Indigenous people in Canberra had higher levels of participation in the workforce than nationally, but were still significantly lower than for the non-Indigenous population of Canberra (ABS 2004). For persons aged 15 years and over, the gross weekly individual income for the Indigenous population was $405 per week, while for the non-Indigenous population it was $547 per week (ABS 2001).
In the period between the 1986 and the 1996 Census, the proportion of the Indigenous population attending an educational institution increased from 35.7 per cent to 40.8 per cent, while the total population remained stable at 32 per cent. The proportion of the Indigenous population attending a tertiary institution was 5.7 per cent in 1986, and increased to 8.5 per cent in 1996 (ABS 1996). Results from the 1996 Census indicated that a significantly lower proportion of the Indigenous population had post secondary school qualifications (26.9 per cent) compared to the 45.9 per cent of the total population of the ACT (ABS 1996).
In 1996, 39.3 per cent of the Indigenous population had left school at 15 or 16 years, down from the 49.0 per cent recorded in 1986. In comparison, 29.4 per cent of the total population in the ACT had left school at 15 or 16 years; a decrease from 36.3 per cent recorded in 1986. The proportion of Indigenous people leaving school at 17 years or over increased from 26.1 per cent in 1986 to 37.3 per cent in 1996. This change was consistent with the general trend in the total population for the ACT for the same period, although it represented a higher rate of change for the Indigenous population (ABS 1996).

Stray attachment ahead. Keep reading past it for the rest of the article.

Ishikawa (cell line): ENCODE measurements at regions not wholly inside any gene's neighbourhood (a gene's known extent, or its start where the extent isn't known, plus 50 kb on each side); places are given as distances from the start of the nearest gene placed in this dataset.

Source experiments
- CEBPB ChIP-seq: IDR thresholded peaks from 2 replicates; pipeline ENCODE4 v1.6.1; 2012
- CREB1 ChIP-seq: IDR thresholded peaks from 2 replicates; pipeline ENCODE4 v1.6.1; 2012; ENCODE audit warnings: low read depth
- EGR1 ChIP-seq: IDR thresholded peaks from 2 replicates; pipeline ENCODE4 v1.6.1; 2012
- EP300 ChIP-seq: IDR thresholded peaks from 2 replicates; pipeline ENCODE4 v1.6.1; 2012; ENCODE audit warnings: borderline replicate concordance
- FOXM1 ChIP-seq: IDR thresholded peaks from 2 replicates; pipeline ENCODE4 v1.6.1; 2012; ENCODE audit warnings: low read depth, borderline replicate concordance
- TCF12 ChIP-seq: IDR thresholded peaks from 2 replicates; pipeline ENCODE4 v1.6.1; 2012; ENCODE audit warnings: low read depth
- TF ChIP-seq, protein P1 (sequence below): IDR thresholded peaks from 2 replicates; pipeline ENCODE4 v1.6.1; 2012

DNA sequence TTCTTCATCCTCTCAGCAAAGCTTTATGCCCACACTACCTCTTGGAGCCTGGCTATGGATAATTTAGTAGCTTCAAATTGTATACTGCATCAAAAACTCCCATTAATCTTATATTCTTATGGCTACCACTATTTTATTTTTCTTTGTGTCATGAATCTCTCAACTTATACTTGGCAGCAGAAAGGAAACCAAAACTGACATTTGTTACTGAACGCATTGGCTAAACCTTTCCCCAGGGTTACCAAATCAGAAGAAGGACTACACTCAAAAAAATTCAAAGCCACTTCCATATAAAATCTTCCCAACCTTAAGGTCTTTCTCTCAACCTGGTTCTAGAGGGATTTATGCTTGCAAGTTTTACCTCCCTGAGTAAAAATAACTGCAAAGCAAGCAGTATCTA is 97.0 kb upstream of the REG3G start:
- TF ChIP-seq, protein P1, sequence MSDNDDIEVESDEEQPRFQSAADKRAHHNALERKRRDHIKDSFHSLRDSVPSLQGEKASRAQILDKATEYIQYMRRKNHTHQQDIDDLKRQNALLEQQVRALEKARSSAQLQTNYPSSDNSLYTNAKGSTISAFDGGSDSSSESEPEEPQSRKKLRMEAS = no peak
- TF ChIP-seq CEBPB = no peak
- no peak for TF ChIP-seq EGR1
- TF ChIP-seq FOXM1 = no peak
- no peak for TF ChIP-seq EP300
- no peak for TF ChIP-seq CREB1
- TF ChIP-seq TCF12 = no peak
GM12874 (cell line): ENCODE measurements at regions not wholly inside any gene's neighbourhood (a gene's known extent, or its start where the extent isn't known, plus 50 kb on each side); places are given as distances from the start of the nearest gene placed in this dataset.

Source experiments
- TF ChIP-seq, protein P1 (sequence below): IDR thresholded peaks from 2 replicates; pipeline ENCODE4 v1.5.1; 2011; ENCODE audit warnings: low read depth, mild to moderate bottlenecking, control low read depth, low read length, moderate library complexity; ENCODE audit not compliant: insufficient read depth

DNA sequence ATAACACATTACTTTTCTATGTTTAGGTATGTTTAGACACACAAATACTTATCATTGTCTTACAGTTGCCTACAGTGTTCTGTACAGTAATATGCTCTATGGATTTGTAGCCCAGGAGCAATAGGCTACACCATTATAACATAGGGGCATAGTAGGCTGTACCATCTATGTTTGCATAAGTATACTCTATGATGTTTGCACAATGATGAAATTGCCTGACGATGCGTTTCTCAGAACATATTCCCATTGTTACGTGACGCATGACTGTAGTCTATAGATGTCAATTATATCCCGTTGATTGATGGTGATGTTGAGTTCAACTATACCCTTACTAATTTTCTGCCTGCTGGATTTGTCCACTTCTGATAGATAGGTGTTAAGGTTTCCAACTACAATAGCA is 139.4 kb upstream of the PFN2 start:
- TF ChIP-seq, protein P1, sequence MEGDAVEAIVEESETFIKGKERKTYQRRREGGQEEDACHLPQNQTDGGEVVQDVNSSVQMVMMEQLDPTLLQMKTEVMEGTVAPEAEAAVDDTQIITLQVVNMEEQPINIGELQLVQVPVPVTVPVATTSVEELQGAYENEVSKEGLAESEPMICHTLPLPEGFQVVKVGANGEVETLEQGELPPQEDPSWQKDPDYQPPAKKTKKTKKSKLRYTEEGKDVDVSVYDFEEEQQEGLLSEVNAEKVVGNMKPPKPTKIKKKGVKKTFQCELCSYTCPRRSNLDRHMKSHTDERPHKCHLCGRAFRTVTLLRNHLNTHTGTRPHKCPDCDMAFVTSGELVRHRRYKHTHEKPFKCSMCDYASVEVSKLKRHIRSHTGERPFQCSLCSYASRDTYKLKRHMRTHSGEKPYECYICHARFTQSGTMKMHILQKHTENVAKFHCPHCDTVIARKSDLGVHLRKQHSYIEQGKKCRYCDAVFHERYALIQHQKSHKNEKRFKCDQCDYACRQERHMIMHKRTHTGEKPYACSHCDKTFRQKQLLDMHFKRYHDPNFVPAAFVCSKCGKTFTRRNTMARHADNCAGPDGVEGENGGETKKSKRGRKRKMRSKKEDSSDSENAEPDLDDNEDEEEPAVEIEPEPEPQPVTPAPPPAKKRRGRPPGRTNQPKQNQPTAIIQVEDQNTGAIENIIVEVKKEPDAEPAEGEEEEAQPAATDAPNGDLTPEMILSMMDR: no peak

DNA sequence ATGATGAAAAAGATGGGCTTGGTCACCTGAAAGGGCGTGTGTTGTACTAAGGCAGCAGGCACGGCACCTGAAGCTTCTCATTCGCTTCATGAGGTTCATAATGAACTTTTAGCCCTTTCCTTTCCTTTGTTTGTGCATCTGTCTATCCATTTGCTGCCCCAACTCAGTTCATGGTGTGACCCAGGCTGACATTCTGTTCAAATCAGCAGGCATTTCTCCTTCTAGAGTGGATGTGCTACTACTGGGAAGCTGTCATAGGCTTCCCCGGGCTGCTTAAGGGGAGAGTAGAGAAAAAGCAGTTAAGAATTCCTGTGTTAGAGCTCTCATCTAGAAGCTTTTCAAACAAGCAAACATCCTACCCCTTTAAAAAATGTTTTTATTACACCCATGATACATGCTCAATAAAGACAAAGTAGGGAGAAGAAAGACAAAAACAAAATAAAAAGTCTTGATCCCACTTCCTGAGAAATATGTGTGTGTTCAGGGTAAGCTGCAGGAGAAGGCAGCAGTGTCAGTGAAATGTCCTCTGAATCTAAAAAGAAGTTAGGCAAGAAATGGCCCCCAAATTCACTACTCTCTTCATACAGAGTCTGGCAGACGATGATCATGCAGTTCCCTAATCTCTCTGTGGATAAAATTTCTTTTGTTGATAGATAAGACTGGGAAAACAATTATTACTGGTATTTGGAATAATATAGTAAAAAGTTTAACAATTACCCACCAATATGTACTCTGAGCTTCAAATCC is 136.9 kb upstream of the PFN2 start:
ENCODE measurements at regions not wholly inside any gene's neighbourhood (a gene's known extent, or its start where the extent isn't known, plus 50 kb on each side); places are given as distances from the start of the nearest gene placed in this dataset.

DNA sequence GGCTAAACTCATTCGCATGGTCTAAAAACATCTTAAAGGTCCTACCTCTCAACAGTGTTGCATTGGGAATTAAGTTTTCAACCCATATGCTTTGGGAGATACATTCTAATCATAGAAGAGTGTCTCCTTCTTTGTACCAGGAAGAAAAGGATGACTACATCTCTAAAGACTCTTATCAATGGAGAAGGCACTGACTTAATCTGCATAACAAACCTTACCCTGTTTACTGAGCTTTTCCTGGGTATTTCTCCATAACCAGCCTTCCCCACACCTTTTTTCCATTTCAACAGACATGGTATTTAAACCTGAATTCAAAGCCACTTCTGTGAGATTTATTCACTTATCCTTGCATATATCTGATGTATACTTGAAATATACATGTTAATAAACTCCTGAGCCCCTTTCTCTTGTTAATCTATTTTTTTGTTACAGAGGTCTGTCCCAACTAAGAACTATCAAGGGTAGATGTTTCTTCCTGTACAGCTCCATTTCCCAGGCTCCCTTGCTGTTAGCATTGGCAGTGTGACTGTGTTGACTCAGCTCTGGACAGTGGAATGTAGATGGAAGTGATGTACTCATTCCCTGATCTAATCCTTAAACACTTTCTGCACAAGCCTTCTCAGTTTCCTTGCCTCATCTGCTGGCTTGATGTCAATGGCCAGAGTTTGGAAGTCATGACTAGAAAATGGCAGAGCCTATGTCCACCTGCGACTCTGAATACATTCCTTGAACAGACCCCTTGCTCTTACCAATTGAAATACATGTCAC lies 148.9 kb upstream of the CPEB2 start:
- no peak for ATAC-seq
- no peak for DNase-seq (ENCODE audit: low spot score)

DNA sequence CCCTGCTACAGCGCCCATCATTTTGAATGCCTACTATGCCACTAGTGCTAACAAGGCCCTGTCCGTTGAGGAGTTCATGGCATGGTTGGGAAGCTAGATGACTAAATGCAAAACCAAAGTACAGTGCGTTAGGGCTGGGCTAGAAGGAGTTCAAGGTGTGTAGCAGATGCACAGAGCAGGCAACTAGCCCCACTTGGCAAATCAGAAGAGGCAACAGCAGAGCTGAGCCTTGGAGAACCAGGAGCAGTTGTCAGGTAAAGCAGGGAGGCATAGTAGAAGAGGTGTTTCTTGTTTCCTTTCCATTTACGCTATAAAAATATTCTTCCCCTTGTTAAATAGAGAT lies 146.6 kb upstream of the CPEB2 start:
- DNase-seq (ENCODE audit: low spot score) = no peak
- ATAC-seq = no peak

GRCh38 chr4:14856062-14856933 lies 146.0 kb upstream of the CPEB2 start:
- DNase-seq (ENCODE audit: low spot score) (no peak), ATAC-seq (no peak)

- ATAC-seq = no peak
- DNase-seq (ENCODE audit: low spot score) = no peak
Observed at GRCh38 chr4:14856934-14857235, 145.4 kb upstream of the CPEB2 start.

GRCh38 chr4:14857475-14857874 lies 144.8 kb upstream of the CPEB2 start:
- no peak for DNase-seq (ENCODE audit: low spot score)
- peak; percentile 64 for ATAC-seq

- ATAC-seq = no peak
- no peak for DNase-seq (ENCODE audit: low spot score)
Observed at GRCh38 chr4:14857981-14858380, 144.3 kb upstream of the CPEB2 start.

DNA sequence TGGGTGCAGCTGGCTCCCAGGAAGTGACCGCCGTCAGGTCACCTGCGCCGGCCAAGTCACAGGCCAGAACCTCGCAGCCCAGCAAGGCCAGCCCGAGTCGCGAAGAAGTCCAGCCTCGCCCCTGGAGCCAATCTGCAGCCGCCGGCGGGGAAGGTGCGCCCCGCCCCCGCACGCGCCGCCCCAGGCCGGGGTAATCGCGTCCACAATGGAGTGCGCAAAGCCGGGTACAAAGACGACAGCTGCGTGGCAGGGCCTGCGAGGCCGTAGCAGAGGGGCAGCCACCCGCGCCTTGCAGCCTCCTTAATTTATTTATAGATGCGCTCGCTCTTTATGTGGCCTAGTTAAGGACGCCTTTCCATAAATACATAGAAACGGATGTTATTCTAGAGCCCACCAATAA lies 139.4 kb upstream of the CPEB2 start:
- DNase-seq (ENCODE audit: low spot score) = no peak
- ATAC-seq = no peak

- Theme 1: Starting out (children 0–4 years)
- Theme 2: Growing up (school age 5–17 years)
- Theme 3: Family role (0–17 years)
- Theme 4: Role of services
A lot of previous research on Indigenous children and families has focused on problems and what goes wrong for kids. This research is different because we are more interested in finding out about what is working well and knowing more about what can help kids grow up healthy and strong.